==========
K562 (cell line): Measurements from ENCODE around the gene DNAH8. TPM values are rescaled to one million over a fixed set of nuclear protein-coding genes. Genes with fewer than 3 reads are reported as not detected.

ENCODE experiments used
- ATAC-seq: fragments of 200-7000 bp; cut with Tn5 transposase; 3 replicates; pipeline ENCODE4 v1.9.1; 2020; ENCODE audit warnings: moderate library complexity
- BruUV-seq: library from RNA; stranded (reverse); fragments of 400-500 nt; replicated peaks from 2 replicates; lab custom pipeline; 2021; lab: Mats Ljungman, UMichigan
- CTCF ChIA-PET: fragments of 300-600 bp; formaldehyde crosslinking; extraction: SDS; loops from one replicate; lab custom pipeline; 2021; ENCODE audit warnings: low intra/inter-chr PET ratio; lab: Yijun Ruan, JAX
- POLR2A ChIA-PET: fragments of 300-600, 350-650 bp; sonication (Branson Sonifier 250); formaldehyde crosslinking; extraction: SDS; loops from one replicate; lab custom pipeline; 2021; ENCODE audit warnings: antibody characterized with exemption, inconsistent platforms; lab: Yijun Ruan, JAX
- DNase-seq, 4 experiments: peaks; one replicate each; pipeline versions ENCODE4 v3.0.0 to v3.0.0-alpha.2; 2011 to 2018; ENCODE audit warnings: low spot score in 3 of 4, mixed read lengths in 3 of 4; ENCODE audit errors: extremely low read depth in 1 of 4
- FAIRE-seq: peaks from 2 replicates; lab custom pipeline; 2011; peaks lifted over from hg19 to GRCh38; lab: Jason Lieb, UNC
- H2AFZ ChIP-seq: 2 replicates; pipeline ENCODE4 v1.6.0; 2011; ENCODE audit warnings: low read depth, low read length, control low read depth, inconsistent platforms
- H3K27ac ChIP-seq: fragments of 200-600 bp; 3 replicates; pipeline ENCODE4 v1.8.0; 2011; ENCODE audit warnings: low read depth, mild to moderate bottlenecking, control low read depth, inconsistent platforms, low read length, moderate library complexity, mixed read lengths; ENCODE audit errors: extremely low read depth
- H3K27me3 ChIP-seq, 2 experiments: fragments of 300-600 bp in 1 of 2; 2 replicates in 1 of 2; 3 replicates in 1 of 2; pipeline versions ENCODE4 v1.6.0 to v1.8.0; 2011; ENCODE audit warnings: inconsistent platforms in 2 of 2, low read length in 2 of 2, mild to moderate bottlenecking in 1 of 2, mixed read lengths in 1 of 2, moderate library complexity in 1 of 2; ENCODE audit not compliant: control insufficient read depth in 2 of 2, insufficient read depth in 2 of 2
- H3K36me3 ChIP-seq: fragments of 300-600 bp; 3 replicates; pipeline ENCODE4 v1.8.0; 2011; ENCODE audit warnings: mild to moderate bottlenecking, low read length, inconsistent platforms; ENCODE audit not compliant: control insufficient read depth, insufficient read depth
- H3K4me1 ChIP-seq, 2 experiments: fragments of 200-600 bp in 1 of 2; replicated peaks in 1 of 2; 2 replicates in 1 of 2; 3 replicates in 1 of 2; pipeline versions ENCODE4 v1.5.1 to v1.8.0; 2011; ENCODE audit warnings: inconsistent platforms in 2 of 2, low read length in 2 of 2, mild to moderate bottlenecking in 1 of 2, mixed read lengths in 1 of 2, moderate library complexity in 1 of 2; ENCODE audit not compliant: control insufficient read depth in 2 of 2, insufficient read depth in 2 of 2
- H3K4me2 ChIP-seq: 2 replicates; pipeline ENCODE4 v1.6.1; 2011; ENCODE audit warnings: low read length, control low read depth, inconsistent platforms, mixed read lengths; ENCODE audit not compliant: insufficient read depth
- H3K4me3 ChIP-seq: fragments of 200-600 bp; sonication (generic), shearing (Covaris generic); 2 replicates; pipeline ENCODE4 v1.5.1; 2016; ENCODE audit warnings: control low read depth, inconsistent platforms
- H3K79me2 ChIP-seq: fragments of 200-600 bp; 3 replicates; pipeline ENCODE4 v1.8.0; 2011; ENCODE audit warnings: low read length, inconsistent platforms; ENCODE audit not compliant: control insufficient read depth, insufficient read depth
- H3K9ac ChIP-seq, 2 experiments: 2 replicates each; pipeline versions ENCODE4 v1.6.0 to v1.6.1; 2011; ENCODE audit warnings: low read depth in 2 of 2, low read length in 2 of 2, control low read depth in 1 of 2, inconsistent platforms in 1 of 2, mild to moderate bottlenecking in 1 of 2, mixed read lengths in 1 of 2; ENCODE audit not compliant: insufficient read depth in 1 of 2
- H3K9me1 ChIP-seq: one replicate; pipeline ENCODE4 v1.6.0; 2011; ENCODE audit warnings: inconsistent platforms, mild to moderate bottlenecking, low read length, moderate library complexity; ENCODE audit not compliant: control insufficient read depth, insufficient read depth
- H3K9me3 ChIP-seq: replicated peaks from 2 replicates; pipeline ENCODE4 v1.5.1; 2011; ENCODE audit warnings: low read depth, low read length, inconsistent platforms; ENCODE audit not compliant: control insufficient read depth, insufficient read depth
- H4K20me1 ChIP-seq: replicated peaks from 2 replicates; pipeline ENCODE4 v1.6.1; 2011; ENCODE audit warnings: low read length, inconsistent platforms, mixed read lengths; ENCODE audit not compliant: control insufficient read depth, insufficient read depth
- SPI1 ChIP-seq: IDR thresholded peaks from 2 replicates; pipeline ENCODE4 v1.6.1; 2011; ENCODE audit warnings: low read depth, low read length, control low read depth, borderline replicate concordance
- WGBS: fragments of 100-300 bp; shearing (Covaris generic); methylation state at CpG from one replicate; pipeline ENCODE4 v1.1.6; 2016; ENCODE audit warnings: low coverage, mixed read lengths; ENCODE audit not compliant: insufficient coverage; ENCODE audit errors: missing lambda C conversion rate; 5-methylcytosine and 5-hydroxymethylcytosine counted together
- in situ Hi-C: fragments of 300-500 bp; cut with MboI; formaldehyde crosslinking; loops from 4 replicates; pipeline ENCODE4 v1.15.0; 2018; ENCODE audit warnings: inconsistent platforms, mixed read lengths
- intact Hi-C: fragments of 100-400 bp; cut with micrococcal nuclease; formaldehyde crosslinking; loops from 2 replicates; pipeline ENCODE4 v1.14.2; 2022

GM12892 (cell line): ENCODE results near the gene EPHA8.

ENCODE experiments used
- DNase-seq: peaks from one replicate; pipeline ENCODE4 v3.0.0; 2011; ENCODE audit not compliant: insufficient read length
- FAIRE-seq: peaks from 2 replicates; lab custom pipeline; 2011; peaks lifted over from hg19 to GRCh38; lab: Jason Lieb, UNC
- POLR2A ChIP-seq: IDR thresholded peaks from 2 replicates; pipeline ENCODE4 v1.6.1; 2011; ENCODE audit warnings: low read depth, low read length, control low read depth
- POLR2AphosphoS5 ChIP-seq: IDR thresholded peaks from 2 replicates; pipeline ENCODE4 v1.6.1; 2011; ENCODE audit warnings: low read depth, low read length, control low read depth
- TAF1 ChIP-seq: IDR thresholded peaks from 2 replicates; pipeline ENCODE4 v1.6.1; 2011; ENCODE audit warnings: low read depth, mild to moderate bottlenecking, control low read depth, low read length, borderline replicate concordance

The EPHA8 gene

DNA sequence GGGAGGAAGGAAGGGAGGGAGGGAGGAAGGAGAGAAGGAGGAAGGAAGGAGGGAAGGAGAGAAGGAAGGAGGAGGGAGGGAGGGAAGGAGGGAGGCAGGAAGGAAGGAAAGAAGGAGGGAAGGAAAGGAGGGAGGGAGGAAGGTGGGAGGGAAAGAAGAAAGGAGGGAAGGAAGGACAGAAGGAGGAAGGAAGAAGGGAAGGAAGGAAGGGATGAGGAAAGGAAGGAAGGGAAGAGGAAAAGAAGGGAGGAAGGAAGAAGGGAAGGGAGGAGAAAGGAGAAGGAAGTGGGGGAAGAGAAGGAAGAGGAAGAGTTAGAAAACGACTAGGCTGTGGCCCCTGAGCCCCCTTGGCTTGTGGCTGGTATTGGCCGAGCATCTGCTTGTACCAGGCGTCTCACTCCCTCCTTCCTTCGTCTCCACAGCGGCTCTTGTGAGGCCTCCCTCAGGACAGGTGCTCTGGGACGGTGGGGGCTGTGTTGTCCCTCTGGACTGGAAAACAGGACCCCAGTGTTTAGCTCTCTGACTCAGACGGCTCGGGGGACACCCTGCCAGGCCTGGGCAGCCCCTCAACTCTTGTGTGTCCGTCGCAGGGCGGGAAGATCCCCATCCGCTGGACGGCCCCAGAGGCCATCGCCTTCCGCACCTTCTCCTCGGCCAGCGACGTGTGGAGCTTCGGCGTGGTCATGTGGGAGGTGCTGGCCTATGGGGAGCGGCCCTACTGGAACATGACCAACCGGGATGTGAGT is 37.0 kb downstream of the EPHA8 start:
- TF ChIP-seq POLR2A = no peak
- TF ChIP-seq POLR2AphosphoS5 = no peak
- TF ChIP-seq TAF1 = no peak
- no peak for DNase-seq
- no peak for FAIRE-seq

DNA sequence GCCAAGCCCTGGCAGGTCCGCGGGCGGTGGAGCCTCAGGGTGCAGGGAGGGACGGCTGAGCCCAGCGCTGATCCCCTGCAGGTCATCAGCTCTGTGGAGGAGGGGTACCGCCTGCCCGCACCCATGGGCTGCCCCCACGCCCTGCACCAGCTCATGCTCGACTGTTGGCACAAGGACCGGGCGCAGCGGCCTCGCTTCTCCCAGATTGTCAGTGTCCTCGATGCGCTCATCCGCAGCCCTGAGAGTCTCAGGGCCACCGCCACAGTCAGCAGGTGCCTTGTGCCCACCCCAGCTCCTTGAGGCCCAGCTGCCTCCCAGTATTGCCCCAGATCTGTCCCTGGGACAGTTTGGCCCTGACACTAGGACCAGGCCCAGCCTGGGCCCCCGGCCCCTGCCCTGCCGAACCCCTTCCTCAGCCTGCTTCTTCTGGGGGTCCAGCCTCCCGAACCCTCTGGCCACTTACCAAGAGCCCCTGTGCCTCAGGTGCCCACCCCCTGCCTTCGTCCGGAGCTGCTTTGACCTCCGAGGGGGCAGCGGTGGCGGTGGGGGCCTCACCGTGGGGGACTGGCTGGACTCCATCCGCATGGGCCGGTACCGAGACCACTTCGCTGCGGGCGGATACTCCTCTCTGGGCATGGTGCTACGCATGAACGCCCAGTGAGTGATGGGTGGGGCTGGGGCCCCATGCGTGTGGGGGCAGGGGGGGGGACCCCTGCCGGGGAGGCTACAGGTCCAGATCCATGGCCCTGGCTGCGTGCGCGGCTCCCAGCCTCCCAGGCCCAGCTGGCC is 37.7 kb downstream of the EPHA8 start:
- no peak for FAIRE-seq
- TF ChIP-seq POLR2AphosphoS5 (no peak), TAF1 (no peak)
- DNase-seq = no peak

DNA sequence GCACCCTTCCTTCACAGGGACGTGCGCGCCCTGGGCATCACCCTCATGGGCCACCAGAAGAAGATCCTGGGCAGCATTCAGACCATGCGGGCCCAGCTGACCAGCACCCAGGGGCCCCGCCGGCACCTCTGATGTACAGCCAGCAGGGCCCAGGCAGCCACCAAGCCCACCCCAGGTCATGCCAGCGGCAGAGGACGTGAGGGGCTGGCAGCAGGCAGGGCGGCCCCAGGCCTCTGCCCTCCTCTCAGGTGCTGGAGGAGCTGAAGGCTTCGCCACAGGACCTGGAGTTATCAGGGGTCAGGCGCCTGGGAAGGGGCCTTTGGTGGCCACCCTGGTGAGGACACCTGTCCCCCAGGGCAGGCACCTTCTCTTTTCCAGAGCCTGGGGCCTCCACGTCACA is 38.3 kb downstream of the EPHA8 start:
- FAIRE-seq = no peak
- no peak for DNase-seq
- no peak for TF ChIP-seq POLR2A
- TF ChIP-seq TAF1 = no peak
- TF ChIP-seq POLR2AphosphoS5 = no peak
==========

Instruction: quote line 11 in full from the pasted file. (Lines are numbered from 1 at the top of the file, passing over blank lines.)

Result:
- H3K27me3 ChIP-seq, 2 experiments: fragments of 300-600 bp in 1 of 2; 2 replicates in 1 of 2; 3 replicates in 1 of 2; pipeline versions ENCODE4 v1.6.0 to v1.8.0; 2011; ENCODE audit warnings: inconsistent platforms in 2 of 2, low read length in 2 of 2, mild to moderate bottlenecking in 1 of 2, mixed read lengths in 1 of 2, moderate library complexity in 1 of 2; ENCODE audit not compliant: control insufficient read depth in 2 of 2, insufficient read depth in 2 of 2